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Computerworld - Microsoft's new Surface tablet, slated to ship later this month, will be priced between $399 and $499, an analyst said today, in the same ballpark as Apple's iconic iPad.
Sameer Singh, an analyst with Finvista Advisors, an India-based mergers and acquisitions consulting group, pegged the price of the Windows RT-powered Surface based on his preliminary -- and sight-unseen -- estimate of the tablets BOM, or "bill of materials."
BACKGROUND: Microsoft Surface tablets to launch Oct. 26
Although Microsoft unveiled the Surface RT -- and the companion Windows 8-equipped Surface Pro tablet -- in June, the company has yet slap price tags on either.
"Microsoft has been very tight-lipped about the price of its Microsoft Surface range of tablets," said Singh on his Tech-Thoughts blog, where he posts analyses not directly related to his day job. "With a launch set for later this month, speculation has intensified, with some sources stating a price less than $399 for the RT version. Let's get to a more educated estimate of the BOM cost and pricing for the Surface RT and Pro."
Singh assembled a BOM, a list of the expected components and their likely costs to Microsoft, then added a 25% to 30% markup to arrive at his $399 to $499 price range for the Surface RT.
That BOM came in at $299 for a 32GB Surface RT, with the $67 display module its most-expensive part. Many of Singh's estimates were derived from similar components in known tablets, such as Apple's 9.7-in. iPad. Adding in manufacturing costs of $10 per unit, his final BOM for the Surface RT was $309.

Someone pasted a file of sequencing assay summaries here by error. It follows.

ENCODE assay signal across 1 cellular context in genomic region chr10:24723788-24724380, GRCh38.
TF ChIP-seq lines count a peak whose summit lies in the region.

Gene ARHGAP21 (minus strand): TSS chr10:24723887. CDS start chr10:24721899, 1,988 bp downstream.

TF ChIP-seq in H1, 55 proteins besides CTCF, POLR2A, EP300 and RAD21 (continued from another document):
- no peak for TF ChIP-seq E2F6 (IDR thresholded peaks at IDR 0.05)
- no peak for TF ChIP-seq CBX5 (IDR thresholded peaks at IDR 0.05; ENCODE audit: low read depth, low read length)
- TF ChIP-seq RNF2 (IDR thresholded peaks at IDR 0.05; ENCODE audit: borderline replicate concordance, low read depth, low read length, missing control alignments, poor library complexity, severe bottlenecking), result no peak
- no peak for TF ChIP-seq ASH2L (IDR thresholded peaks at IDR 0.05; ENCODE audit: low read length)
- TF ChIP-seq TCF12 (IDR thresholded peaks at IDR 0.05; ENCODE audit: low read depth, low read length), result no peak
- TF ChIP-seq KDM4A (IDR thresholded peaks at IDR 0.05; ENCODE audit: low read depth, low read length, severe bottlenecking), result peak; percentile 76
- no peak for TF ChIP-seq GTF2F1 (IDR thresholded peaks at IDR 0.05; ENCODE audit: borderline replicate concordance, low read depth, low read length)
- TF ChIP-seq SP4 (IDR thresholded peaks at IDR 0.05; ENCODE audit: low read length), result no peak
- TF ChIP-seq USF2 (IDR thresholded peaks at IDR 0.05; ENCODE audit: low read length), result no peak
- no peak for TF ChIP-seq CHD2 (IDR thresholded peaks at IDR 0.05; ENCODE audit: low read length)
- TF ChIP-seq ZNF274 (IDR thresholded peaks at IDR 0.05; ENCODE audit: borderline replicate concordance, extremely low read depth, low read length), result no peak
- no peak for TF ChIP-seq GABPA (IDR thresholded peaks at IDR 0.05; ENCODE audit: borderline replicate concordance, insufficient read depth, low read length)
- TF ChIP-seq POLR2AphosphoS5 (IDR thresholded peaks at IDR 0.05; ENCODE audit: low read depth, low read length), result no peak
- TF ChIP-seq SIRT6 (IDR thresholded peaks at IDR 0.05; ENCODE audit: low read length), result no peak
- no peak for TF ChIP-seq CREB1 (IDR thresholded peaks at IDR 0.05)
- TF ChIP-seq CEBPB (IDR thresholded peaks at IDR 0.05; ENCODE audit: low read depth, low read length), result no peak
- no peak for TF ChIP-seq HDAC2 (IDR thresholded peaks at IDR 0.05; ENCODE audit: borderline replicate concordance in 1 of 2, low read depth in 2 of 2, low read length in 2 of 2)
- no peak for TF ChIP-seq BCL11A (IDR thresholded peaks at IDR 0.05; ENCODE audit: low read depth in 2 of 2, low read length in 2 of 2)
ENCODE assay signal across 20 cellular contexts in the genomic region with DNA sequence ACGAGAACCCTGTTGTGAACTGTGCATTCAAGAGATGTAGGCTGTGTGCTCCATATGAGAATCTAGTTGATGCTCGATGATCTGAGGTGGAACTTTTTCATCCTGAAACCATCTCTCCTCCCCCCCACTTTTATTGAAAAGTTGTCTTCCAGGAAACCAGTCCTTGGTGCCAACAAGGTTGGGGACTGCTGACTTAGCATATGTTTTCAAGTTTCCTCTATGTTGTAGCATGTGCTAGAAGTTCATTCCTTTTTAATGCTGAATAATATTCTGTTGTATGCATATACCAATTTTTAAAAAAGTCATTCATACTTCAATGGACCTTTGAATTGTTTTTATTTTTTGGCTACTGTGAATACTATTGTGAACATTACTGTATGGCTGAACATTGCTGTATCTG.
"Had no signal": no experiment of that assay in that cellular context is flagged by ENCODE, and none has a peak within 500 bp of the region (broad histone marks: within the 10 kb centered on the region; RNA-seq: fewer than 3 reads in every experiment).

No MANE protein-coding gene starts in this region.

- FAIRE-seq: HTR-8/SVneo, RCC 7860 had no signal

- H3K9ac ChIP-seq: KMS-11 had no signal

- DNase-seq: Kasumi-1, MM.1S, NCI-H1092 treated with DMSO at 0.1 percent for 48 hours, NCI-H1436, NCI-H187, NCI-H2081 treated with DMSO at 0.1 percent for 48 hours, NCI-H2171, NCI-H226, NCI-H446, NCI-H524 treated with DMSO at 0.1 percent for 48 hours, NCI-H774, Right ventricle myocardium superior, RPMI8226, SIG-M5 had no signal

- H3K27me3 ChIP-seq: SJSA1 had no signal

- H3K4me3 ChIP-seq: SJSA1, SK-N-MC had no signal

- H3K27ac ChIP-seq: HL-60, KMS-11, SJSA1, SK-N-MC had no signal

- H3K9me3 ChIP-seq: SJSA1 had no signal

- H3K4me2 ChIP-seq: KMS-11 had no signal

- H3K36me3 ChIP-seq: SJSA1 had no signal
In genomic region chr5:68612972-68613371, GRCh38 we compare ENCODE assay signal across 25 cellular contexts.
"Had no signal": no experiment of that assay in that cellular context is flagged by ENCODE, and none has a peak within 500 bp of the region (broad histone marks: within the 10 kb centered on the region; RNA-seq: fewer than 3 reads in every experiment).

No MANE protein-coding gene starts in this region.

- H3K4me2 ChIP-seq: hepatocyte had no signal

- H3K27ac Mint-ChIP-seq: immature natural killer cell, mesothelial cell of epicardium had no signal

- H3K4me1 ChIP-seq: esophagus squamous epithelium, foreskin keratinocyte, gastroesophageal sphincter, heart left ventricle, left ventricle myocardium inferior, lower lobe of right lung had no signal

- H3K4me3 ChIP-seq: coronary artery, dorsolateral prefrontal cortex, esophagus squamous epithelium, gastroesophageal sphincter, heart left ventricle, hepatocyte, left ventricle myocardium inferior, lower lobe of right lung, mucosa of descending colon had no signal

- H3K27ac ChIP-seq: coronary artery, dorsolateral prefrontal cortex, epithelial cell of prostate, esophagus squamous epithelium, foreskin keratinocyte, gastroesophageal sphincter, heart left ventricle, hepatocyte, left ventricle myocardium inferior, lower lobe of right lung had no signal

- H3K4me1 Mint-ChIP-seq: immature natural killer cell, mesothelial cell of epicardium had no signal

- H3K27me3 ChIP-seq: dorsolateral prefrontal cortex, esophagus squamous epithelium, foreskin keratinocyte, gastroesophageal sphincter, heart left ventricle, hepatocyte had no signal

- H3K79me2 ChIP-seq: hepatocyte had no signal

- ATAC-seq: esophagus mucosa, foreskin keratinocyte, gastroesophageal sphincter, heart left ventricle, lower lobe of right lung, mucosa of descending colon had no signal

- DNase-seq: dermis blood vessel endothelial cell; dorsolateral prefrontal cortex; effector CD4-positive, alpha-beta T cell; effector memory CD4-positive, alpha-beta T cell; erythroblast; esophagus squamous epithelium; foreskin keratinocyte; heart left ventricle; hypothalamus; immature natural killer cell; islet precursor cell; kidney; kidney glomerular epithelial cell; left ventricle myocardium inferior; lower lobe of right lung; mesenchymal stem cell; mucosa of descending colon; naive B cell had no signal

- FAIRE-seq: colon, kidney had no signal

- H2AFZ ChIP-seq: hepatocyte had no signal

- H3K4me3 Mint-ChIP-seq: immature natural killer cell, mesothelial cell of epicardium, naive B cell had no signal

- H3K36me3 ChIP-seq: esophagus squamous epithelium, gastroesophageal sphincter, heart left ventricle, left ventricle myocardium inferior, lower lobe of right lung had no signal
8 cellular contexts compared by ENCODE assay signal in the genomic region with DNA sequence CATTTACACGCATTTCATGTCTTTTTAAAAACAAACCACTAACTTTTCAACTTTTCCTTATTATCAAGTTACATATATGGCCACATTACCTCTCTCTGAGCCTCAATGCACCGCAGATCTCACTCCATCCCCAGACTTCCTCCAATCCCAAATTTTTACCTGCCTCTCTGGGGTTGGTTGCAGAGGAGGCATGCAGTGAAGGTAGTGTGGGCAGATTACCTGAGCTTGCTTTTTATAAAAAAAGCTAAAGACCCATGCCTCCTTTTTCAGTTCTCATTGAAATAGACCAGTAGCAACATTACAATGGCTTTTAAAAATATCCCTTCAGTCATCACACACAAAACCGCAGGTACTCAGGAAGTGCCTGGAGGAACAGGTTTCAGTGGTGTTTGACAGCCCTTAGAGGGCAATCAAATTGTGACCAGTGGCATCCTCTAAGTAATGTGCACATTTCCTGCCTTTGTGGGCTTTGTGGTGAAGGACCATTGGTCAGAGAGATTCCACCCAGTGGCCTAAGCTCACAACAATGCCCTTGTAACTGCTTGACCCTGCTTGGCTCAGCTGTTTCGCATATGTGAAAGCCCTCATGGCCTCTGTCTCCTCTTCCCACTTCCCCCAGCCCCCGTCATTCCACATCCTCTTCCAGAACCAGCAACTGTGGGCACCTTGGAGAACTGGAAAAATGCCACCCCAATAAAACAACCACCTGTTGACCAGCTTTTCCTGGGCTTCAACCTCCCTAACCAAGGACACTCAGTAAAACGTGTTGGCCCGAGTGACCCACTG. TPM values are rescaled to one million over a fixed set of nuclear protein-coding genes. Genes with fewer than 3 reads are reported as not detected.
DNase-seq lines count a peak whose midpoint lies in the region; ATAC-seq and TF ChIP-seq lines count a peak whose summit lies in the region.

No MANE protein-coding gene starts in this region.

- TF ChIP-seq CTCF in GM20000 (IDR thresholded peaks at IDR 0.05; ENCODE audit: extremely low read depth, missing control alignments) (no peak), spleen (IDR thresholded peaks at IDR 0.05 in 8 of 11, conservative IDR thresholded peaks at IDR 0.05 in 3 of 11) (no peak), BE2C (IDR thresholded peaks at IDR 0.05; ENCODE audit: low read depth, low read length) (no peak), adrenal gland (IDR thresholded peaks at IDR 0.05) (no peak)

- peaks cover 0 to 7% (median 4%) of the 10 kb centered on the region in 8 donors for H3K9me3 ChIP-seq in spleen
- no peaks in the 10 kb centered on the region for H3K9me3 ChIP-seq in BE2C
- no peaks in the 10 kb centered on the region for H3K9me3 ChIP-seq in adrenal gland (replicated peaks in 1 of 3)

A retail price of $399 would give Microsoft a 23% margin, while $499 would produce a margin of 38%.
But profit margin, Singh argued, is not as critical to Microsoft as is its existing relationships with hardware partners, known as OEMs, for "original equipment manufactures" -- the Acers, Dells and Hewlett-Packards of the industry.
"Microsoft would be under considerable pressure to ensure that the Surface is priced in the same ballpark as tablets from OEM partners," Singh argued. "Unfortunately, OEMs are also at a cost disadvantage as they need to pay Microsoft a license fee of $50-$65 per Windows RT device."
With that license in the mix, Singh said the BOM of OEM tablets similar to the Surface RT would be in the $300-$350 range. To keep OEMs happy, Microsoft will have to price its tablet with enough room for OEMs to sell theirs at a profit: Thus his price range of $399-$499 for the Surface RT.
Microsoft said as much earlier this year, when it promised prices for the Surface RT would be "competitive with a comparable ARM tablet."
Singh did not include the Surface keyboard-cum-cover, dubbed "Touch Cover" by Microsoft, in his estimate. On its Surface website, Microsoft says, "Surface comes with ... a revolutionary, 3mm thin, pressure sensitive cover that doubles as a fully functioning keyboard and trackpad," referring to the Touch Cover.
Microsoft will also sell a more capable keyboard/cover as an accessory. Called the "Type Cover," it is thicker and provides some key travel for a more notebook-like feel.
Originally published on www.computerworld.com. Click here to read the original story.